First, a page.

Saints & Sinners (Mar. 2)
In the video game industry, the fans are bombarded by two separate yet equally important groups: Saints, who bring with them only the purest form of joy, and Sinners, beings dedicated solely to evoking misery. These are their stories.
Hello again and welcome to a very somber, sleep-deprived edition of Saints & Sinners. I’m mad, folks, but with good cause this time; a devastating storm came through Southern Illinois, the region that I live in, and practically uprooted an entire town. It makes me a little shaky to think that I was about a half-hour drive down the road from my own fatality, but it has made me and everyone else in the area more grateful for what we have.
Now, time to get mad about some petty, irrational nonsense.
Sony: Free-to-play is a model for games that has grown increasingly more interesting in the past year. Team Fortress 2 and League of Legends both made the concept all the more appealing to people such as myself that had written off the tactic as one reserved for cheaply made games with no merit beyond their non-existent price tag. Killzone 3 joined those two this week as it became the first major Sony release to incorporate elements of free-to-play.
Let’s get this straight: Killzone 3 is not available in its entirety for absolutely no cost; the multiplayer, however, is. Players can now hop onto PSN and download the first-party exclusive’s competent competitive mode for the same price that it would take to take a deep breath, skip around an empty lot, or stare up at the clouds like some sort of pretentious hipster claiming that they are finding themselves in the simplicity of life.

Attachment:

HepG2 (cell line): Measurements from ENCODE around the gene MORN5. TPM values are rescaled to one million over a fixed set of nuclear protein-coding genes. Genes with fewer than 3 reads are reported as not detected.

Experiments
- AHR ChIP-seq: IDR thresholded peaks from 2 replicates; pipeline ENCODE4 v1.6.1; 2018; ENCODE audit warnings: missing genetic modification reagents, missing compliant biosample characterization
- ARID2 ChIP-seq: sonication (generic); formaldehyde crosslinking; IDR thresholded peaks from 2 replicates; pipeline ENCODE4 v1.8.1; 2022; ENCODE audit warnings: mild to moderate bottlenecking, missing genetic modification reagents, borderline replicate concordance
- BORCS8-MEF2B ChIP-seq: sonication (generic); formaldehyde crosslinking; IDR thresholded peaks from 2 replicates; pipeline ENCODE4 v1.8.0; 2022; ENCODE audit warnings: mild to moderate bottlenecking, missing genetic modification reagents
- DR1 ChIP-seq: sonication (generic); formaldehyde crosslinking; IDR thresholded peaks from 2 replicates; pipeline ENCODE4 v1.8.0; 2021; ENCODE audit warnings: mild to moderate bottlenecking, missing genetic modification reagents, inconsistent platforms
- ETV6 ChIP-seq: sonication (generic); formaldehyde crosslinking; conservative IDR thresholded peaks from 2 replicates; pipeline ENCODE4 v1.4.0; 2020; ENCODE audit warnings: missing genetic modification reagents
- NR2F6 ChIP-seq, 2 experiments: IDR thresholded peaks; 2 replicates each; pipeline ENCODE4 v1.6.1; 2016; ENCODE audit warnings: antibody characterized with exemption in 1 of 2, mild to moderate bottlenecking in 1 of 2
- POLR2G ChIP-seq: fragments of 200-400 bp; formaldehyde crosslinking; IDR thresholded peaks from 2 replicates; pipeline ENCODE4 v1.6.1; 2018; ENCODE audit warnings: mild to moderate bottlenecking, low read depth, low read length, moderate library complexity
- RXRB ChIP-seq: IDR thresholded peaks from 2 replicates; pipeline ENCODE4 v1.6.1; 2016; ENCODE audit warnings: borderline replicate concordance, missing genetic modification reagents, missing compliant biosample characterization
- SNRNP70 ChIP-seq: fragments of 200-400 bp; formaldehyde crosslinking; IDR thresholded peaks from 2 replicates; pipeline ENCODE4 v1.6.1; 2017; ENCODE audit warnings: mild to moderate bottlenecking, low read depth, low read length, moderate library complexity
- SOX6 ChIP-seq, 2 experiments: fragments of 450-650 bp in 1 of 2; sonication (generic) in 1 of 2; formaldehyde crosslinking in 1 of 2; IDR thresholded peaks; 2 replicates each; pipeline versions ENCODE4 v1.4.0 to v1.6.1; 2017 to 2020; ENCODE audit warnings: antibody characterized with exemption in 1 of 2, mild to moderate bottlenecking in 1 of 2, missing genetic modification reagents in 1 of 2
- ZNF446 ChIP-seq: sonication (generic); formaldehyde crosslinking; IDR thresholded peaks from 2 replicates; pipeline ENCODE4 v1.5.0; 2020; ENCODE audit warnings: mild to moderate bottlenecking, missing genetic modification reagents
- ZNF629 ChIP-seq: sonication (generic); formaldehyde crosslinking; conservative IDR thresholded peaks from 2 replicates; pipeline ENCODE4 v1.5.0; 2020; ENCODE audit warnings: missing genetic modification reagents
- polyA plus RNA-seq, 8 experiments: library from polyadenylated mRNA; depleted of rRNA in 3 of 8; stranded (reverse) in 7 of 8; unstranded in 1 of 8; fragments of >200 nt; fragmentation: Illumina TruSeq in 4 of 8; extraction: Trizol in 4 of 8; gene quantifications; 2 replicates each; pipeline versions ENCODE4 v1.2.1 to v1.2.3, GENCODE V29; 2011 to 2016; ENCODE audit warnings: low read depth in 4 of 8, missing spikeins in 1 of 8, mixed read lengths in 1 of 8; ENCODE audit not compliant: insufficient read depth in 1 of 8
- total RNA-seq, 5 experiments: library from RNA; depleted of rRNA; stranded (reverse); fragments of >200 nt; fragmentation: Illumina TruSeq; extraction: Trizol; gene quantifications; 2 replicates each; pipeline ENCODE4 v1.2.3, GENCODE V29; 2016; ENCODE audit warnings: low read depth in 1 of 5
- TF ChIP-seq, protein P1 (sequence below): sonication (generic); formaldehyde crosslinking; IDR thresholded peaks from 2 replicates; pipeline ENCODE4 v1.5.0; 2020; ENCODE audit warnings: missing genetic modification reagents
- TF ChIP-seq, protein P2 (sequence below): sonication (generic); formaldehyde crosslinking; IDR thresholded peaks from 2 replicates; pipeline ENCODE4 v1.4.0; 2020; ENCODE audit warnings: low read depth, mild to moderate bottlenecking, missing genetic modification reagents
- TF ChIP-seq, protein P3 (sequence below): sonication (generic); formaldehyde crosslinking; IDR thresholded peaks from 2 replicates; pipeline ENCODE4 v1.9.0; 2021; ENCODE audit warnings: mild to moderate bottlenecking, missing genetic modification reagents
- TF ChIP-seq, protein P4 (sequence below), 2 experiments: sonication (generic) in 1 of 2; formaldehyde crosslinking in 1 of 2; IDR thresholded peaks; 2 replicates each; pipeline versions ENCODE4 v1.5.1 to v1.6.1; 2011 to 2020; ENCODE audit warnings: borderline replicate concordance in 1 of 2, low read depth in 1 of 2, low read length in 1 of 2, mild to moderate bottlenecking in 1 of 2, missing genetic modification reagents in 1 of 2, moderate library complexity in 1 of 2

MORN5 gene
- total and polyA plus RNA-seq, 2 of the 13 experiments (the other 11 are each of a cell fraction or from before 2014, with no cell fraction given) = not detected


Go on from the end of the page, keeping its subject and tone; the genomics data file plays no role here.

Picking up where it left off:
If this move by Sony was a pleasant woman, then I would take her out on a nice date and, hey, she might even get a ride home. There is, of course, the catch that it costs a little bit extra to unlock the full extent of the mode, but it’s hard to complain about that small matter when you have several hours worth of gameplay to occupy you with no deficit incurred. I would love to see more top-tier developers adopt this philosophy of multiplayer; can you imagine free-to-play iterations of Halo or Call of Duty that only charged you for some of the finer eccentricities of the toolset?
I mean, you’d have to imagine it because that would never happen, but wouldn’t it be cool? It’s exactly that absence of a similar situation playing out in the industry that makes Sony my top Saint for the week.
Sega: There are some companies in the industry that you know are just in it for the money, and then there are some that you are forced to wonder if they even care about the bottom line at all. Sega has always fit in somewhere towards the latter end of the spectrum with such tantalizingly confusing moves as publishing Mad World, giving birth to the Dreamcast, and developing a Sonic game that featured the beloved icon as a shape-shifting Werehog. This week, Sega took another odd turn when they announced that they are rereleasing Jet Set Radio, a niche game with the mass market appeal of a snooty, independent film.
The move would make sense if Jet Set Radio had set the sales charts on fire, but, like many of Sega’s releases post-Genesis, it did anything but. Here it is again, though, making its way to the Playstation 3, PC, and Xbox 360 this summer as a digital download.
Wacky moves that make almost no sense always earn my favor and this is no exception to that rule. Sega, you are positively wacky for thinking that the third time will be the charm for the Jet Set Radio franchise. It didn’t sell incredibly well before, and I can’t imagine that it will sell incredibly well now. That said, it is a fantastic little game well worth a visit for those that missed it the first time around (and, based on the sales figures, I’m almost one hundred percent positive that you did) or those that haven’t tinkered with the series since Jet Set Radio Future launched to similarly mediocre sales on the original Xbox.